Have you recently driven or strolled past a water waster? Seen a damaged sprinkler head with faulty valves, spraying geyser-high precious water skyward or onto the street?
As a staunch pro-consumer and business advocate, I’m the guy who took on and won the largest ever, private antitrust litigation in the United States, as lead plaintiff battling the banks and credit card companies. My new mission is conservation and undertaking a new mandate – helping to solve California, other states and country’s drought problem. Using a mix of advocacy, and as a leader in the photo imaging industry, combining both roles has lead to this new nonprofit project.
Beyond using less water during our daily activities, if everyone was engaged to invent creative solutions we can reduce water consumption. This tech project, using magical GPS coordinates on mobile phones, will spawn water vigilantes to spot and forewarn of excessive water leaks and overuse. There are several other similar services, such as the City of Long Beach, California’s manual water violation form.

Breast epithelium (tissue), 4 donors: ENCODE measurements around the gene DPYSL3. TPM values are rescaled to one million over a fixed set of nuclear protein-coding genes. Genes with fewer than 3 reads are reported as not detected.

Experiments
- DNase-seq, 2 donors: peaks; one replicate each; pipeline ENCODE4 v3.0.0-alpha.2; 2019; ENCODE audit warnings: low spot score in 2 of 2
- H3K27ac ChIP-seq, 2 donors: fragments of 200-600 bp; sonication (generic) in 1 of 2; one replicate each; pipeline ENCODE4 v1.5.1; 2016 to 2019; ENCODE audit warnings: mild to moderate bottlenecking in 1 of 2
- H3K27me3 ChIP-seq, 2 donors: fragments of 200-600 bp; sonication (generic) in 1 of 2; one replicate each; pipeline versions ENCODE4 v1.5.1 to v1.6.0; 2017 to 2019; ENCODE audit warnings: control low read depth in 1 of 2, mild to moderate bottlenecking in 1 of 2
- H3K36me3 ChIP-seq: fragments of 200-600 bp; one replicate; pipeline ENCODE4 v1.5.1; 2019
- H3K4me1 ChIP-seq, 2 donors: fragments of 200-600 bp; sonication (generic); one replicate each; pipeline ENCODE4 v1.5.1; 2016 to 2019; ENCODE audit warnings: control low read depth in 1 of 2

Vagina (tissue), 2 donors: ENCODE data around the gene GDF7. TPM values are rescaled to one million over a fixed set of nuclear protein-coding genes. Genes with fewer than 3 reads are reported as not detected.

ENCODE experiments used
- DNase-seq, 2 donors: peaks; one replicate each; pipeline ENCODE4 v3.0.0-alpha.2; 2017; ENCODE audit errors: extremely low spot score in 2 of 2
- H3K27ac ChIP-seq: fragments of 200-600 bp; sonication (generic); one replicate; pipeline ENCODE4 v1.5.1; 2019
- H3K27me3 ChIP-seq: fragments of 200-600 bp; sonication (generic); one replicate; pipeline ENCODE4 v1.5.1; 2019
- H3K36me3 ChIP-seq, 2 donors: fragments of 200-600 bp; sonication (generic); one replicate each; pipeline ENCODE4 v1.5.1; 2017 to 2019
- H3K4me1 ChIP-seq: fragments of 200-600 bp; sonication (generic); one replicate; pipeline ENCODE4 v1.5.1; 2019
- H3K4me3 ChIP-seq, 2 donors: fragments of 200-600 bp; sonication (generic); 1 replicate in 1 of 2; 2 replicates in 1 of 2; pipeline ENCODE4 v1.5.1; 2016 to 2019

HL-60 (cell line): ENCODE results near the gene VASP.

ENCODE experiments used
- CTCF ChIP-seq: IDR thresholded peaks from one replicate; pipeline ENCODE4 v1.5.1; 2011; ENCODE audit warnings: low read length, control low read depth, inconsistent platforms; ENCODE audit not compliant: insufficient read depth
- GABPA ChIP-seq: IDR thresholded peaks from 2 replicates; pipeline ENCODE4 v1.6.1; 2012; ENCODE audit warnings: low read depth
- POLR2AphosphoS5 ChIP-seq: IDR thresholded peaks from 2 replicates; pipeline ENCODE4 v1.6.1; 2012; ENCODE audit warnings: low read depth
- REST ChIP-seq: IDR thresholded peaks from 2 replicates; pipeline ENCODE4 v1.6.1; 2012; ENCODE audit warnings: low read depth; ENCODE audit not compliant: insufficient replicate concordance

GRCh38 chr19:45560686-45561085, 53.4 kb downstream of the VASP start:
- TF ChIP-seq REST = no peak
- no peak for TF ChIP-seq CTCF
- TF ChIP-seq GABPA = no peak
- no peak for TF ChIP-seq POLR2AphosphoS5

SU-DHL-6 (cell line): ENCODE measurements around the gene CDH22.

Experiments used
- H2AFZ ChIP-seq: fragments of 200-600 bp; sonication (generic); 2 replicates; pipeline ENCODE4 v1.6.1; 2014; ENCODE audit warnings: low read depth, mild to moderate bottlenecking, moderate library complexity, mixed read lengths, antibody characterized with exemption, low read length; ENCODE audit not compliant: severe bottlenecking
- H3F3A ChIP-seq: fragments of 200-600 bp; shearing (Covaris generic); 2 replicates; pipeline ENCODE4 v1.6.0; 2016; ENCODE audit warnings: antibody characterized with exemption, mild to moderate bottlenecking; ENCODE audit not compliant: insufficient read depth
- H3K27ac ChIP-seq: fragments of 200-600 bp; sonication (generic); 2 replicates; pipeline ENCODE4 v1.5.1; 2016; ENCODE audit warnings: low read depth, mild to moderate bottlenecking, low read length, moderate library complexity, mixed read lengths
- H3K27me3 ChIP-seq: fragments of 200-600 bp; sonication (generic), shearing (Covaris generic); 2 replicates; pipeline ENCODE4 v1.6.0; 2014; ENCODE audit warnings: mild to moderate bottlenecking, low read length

The ease of technology can court more widespread participation. Using mobile phones, geo-tagging pictures, and social media, it is easy to identify and volunteer wherever water is being poured away. If you see waste by a municipality take a picture. When it is raining and a neighbor’s sprinklers are still set to automatically submerge the yard, take a picture. Excessive residential car washing usage, where water is flowing into the street? Take a picture.
Beyond checking your own monthly water bill, signaling any wasteful usage spikes, a new social media app I am developing will post the GPS coordinates from your smartphone’s camera. Map the location, then distribute the visual infraction to leading social media sites with a #WaterAlert (hash tag). Rather than shaming the transgressive municipality or neighbor, technology can help be vigilant and map the unwitting squanderers. The Amber-like GPS water alert can limit accidental overuse. This can also become a fun scavenger hunt activity to identify and warn people to help solve the drought problem.
As people view #WaterAlert notices nearby, recognizing the pictures and addresses, rather than reprimanding or fining, this is an opportunity to foster helpful awareness and interact with neighbors.
Follow this space for updates, and reach me for more information on this nonprofit exercise as a high tech antidote to the drought.
Image Credit: Flickr/Pictoscribe